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Spanish–American War
Part of the Philippine Revolution, Cuban War of Independence
Charge of the Rough Riders at San Juan Hill.JPG
Charge of the Rough Riders at San Juan Hill, by Frederic Remington
Ìgbà April 25 – August 12, 1898
Ibùdó Cuba, and Puerto Rico (Caribbean)
Philippines, and Guam (Asia-Pacific)
Àbọ̀ U.S. victory, Treaty of Paris,
Philippine–American War
Torí ilẹ̀
changes
Spain relinquishes sovereignty over Cuba, cedes the Philippine Islands, Puerto Rico, and Guam to the United States for the sum of $20 million.
Àwọn agbógun tira wọn
Àwọn Ìpínlẹ̀ Aṣọ̀kan United States
Kúbà Cuban separatists
Púẹ́rtò Ríkò Puerto Rican separatists
Flag of the Tagalog people.svg Katipunan[1][2][3]
Spéìn Kingdom of Spain
Àwọn apàṣẹ
Àwọn Ìpínlẹ̀ Aṣọ̀kan William McKinley
Àwọn Ìpínlẹ̀ Aṣọ̀kan Nelson A. Miles
Àwọn Ìpínlẹ̀ Aṣọ̀kan William R. Shafter
Àwọn Ìpínlẹ̀ Aṣọ̀kan George Dewey
Àwọn Ìpínlẹ̀ Aṣọ̀kan William T. Sampson
Kúbà Máximo Gómez
Flag of the Tagalog people.svg Emilio Aguinaldo
Flag of the Tagalog people.svg Apolinario Mabini
Spéìn Práxedes Mateo Sagasta
Spéìn Patricio Montojo
Spéìn Pascual Cervera
Spéìn Arsenio Linares y Pombo
Spéìn Manuel Macías y Casado
Spéìn Ramón Blanco y Erenas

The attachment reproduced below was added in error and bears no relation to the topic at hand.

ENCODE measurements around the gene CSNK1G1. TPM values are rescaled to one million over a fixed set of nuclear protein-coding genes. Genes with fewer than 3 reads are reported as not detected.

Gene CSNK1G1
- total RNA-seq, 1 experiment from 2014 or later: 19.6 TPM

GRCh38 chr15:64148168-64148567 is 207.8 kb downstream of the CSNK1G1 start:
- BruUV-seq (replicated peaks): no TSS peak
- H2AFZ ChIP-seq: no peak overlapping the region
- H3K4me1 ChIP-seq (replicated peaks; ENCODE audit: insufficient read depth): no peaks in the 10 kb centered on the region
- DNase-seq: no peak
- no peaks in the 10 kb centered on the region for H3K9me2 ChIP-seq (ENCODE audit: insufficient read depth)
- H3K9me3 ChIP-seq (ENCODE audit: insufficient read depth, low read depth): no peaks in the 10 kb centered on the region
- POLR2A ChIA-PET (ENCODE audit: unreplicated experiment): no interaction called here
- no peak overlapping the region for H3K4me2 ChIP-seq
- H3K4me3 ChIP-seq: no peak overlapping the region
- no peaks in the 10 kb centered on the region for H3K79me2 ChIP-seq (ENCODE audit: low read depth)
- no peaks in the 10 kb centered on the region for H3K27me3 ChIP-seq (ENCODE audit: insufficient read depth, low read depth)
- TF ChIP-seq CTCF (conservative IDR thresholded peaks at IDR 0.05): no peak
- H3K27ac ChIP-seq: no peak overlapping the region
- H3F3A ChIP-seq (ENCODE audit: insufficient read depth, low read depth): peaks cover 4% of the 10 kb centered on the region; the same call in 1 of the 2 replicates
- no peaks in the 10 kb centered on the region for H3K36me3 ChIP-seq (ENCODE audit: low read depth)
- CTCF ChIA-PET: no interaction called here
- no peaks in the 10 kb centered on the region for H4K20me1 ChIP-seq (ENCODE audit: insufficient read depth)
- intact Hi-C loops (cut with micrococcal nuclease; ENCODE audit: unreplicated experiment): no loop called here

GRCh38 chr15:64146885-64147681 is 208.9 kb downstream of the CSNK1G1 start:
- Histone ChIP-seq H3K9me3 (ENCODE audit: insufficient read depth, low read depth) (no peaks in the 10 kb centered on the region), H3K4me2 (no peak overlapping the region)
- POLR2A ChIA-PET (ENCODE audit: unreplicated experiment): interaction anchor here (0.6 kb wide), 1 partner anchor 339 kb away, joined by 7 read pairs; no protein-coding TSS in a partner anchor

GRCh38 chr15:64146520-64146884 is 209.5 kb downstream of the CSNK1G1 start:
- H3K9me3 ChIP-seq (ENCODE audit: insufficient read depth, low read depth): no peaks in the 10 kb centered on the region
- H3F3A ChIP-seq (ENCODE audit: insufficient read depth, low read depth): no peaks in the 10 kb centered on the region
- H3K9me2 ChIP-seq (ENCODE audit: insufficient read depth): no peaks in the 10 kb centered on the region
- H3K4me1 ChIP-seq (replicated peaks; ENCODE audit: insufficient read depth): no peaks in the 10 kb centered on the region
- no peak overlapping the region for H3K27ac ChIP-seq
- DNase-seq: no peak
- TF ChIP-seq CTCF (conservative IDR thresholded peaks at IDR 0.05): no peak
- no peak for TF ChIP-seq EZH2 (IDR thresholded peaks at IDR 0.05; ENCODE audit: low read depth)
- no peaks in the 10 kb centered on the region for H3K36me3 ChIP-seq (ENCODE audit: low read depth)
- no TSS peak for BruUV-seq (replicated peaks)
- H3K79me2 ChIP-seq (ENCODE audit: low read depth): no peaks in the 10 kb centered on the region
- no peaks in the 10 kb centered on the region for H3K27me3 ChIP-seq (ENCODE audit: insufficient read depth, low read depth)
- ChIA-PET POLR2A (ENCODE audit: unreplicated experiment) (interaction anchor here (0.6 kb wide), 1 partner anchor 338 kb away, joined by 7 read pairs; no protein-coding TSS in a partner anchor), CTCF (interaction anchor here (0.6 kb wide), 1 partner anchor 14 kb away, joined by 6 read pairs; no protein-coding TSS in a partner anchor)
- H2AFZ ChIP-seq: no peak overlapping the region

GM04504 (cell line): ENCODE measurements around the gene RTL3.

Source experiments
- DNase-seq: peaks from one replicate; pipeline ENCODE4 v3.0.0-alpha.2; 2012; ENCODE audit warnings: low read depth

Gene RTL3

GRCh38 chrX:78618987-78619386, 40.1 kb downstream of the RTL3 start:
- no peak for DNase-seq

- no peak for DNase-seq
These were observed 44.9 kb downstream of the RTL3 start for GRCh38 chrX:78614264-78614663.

Agbára
Cuban Republic:
30,000 irregulars[4]:19

United States:

300,000 regulars and volunteers[4]:22
Spanish Army:

278,447 regulars and militia[4]:20 (Cuba),
10,005 regulars and militia[4]:20 (Puerto Rico),
51,331 regulars and militia[4]:20 (Philippines)

Òfò àti ìfarapa
Cuban Republic:
10,665 dead[4]:20

United States Army:

2.018 dead,
1,577 wounded,
2,565 diseased[4]:67

United States Navy:

16 dead,
68 wounded[4]:67
Spanish Navy:
560 dead,
300–400 wounded[4]:67

Spanish Army:

3,000 dead or wounded
6,700 captured,[5](Philippines)
13,000 diseased[4] (Cuba)




Itokasi[àtúnṣe | àtúnṣe àmìọ̀rọ̀]

  1. The United States was informally allied with Katipunan forces under Emilio Aguinaldo from the time of Aguinaldo's return to Manila on May 19, 1898 until those forces were absorbed into a government proclaimed by Aguinaldo on May 24, 1898, and continued to be informally allied with government forces until the end of the war.
  2. Guevara, Sulpico, ed. (2005), "Philippine Declaration of Independence", The laws of the first Philippine Republic (the laws of Malolos) 1898-1899., Ann Arbor, Michigan: University of Michigan Library (published 1972), http://quod.lib.umich.edu/cgi/t/text/pageviewer-idx?c=philamer;cc=philamer;rgn=full%20text;idno=aab1246.0001.001;didno=aab1246.0001.001;view=image;seq=00000221, retrieved 2008-03-26 . (English translation by Sulpicio Guevara)
  3. Guevara, Sulpico, ed. (2005), "Facsimile of the Proclamation of the Philippine Independence at Kawit, Cavite, June 12, 1898", The laws of the first Philippine Republic (the laws of Malolos) 1898-1899., Ann Arbor, Michigan: University of Michigan Library (published 1972), http://quod.lib.umich.edu/cgi/t/text/pageviewer-idx?c=philamer&cc=philamer&idno=aab1246.0001.001&frm=frameset&view=image&seq=203, retrieved 2008-03-26 . (Original handwritten Spanish)
  4. 4.0 4.1 4.2 4.3 4.4 4.5 4.6 4.7 4.8 4.9 Dyal, Carpenter & Thomas 1996
  5. Trask 1996, p. 371.